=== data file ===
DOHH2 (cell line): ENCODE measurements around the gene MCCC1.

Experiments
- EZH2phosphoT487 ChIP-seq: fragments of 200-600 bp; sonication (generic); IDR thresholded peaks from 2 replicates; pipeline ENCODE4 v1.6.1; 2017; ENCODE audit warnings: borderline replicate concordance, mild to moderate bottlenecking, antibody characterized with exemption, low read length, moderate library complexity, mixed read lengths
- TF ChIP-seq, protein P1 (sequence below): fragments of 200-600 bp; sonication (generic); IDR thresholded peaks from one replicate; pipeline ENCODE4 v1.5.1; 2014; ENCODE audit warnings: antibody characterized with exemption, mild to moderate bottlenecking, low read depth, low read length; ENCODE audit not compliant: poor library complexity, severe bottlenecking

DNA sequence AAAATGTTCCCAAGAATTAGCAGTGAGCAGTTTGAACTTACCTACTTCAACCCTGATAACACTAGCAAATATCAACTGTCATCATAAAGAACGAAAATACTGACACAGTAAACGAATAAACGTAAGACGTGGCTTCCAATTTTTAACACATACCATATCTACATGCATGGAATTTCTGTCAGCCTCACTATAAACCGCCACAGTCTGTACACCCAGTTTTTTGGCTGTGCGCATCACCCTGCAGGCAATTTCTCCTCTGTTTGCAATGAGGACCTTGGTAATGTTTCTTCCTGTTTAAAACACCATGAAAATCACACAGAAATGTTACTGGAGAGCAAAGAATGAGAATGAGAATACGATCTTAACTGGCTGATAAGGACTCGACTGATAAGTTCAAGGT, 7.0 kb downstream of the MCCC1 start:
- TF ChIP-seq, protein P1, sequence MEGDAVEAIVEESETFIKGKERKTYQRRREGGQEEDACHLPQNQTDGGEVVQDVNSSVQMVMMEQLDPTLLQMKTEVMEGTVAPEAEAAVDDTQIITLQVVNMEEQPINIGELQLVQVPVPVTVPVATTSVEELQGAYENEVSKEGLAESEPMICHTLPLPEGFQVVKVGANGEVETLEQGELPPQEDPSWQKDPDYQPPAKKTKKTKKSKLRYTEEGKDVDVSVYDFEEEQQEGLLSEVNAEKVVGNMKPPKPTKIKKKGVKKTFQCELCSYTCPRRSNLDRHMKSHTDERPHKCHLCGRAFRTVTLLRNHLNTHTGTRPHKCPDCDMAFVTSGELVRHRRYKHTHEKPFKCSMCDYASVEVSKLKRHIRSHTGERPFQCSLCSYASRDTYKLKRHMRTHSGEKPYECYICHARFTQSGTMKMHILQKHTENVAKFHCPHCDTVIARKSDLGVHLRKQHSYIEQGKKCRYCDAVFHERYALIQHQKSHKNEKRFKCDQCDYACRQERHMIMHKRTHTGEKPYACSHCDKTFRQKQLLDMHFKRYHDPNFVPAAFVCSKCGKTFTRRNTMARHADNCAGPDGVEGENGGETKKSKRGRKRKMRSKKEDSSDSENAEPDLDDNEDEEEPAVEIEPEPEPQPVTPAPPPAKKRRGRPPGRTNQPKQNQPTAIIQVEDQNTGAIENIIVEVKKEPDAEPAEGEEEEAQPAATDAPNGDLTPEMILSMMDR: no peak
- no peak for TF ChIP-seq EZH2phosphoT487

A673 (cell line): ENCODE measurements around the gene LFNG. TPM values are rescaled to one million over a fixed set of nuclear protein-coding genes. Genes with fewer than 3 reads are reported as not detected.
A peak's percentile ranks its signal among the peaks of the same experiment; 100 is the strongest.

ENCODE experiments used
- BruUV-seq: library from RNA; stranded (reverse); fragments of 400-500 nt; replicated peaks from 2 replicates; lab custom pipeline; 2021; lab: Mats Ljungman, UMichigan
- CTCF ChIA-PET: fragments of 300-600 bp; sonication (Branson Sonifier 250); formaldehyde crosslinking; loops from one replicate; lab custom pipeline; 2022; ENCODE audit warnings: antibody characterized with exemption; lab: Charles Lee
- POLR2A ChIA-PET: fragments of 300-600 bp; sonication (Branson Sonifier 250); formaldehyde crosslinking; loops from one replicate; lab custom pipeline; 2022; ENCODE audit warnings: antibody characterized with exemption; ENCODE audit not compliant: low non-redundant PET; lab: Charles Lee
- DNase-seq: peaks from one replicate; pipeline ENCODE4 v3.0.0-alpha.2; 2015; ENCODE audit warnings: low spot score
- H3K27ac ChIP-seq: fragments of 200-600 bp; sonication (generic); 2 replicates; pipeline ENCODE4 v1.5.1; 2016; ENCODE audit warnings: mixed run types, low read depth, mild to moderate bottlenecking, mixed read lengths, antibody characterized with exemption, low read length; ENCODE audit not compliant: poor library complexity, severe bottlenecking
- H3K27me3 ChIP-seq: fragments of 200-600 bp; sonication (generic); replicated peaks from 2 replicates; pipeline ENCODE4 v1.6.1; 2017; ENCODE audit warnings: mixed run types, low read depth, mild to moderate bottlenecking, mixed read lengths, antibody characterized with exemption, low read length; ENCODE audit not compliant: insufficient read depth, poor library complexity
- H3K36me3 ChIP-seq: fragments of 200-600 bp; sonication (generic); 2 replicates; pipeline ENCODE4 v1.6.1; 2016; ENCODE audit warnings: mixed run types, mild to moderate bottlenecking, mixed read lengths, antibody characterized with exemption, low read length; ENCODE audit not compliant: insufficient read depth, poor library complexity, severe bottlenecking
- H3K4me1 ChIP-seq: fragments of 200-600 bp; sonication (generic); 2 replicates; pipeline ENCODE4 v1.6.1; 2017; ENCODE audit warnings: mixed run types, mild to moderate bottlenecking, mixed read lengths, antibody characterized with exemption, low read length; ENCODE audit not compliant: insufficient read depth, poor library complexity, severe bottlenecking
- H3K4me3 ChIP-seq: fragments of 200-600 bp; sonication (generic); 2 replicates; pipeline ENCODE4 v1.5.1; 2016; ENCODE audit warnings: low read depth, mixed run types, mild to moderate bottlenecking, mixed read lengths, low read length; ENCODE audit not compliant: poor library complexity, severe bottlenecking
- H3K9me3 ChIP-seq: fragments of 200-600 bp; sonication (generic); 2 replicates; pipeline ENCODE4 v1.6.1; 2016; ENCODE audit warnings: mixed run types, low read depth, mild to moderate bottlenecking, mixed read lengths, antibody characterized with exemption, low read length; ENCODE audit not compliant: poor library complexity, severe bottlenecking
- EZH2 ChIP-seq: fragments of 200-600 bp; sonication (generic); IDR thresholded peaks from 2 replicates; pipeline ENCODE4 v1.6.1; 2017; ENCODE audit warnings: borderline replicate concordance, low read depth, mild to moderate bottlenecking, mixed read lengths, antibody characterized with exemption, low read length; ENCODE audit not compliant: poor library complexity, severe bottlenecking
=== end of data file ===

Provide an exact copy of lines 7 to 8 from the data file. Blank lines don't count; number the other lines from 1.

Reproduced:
- no peak for TF ChIP-seq EZH2phosphoT487

A673 (cell line): ENCODE measurements around the gene LFNG. TPM values are rescaled to one million over a fixed set of nuclear protein-coding genes. Genes with fewer than 3 reads are reported as not detected.